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Journal Article


Taylor CR, Degutis LC, Lange RF, Burns G, Cohn S, Rosenfield A. J. Trauma 1998; 44(5): 893-901.


Department of Diagnostic Radiology, Yale University School of Medicine, New Haven, Connecticut 06520, USA.


(Copyright © 1998, Lippincott Williams and Wilkins)






BACKGROUND: Although computed tomography is used widely in evaluating injuries from blunt abdominal trauma, grading of injuries does not reliably predict the need for intervention. Objective reporting is essential to evaluate accuracy and facilitate patient triage. We established and tested a five-point grading system for overall severity of injury. METHODS: A total of 392 computed tomographic trauma cases were objectively classified according to the type and severity of abdominal injuries, by two experienced radiologists. Interobserver variability between the original interpretation and the consensus of the film reviewers was evaluated. The computed tomographic grading system was measured against rate of admission, exploratory laparotomy, and further imaging. RESULTS: Patients with higher grades of injury on computed tomography were increasingly likely to have surgical management (odds ratio, 3.99; 95% confidence interval, 1.86-8.58; p < 0.0006), with sensitivity 100%, specificity 89.5% for level 2 injuries and higher. Although there was almost perfect agreement between the official interpretation and the reviewers' blinded consensus interpretation (raw agreement 84%, weighted kappa 0.86), indeterminate studies were reduced from 23% (16 of 67) to 12% (8 of 67) on review: these were more likely to have metallic or motion artifacts (5 of 16 vs. 1 of 51 p < 0.002). CONCLUSIONS: Standardizing reporting of injuries enhances accuracy, and grading eliminates equivocation. Diagnostic certainty in computed tomography of blunt abdominal trauma is reduced by motion and metallic artifacts.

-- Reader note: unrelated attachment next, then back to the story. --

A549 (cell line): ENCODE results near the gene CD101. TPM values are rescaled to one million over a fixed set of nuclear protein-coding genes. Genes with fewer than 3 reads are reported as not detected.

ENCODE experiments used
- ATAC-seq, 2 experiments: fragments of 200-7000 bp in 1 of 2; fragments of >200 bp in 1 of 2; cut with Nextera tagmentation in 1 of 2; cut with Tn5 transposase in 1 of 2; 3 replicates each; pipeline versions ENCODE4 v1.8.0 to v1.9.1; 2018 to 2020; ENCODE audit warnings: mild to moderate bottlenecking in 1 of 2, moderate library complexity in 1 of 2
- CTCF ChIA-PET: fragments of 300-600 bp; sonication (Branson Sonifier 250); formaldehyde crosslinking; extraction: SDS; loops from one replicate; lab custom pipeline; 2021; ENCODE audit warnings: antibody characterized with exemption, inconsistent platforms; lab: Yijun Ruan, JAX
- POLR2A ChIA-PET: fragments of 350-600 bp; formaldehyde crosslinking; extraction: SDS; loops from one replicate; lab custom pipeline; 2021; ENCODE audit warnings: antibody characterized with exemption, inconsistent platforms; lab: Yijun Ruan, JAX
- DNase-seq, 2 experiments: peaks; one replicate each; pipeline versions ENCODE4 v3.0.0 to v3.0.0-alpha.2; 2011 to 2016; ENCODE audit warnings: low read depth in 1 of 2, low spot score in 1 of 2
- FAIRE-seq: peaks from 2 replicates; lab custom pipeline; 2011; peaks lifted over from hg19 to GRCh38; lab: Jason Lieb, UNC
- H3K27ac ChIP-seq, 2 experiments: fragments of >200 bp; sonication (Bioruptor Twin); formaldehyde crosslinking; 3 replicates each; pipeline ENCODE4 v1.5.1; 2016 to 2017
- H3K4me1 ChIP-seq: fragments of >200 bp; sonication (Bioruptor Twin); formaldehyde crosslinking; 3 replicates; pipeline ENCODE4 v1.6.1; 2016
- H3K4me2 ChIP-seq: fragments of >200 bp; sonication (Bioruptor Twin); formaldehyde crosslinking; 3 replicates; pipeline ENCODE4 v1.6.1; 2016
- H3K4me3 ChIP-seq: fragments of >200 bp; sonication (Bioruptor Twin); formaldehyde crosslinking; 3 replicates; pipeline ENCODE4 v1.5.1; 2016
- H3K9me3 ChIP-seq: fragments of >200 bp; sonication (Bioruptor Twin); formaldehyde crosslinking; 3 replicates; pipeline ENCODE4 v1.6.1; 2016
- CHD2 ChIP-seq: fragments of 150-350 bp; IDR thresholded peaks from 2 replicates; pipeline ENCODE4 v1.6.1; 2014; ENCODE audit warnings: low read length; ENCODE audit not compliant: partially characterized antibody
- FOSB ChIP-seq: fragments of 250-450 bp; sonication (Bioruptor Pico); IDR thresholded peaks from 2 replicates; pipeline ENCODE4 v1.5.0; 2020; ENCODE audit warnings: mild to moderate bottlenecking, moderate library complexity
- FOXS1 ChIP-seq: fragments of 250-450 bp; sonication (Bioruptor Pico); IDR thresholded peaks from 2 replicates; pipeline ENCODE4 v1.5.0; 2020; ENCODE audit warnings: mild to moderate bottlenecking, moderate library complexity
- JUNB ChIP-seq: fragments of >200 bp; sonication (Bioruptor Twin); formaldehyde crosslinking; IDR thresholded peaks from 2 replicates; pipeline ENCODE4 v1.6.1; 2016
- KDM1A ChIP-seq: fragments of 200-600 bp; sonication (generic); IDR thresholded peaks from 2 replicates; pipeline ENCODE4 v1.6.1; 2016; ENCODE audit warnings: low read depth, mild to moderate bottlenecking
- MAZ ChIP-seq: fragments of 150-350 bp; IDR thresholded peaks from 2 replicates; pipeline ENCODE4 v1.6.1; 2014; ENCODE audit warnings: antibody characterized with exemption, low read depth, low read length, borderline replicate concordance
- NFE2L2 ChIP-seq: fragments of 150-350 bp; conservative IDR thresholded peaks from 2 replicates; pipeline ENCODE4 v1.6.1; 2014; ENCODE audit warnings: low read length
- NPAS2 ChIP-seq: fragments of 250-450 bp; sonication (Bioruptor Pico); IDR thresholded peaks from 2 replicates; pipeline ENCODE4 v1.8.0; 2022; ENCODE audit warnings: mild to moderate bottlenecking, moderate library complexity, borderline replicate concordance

Language: en


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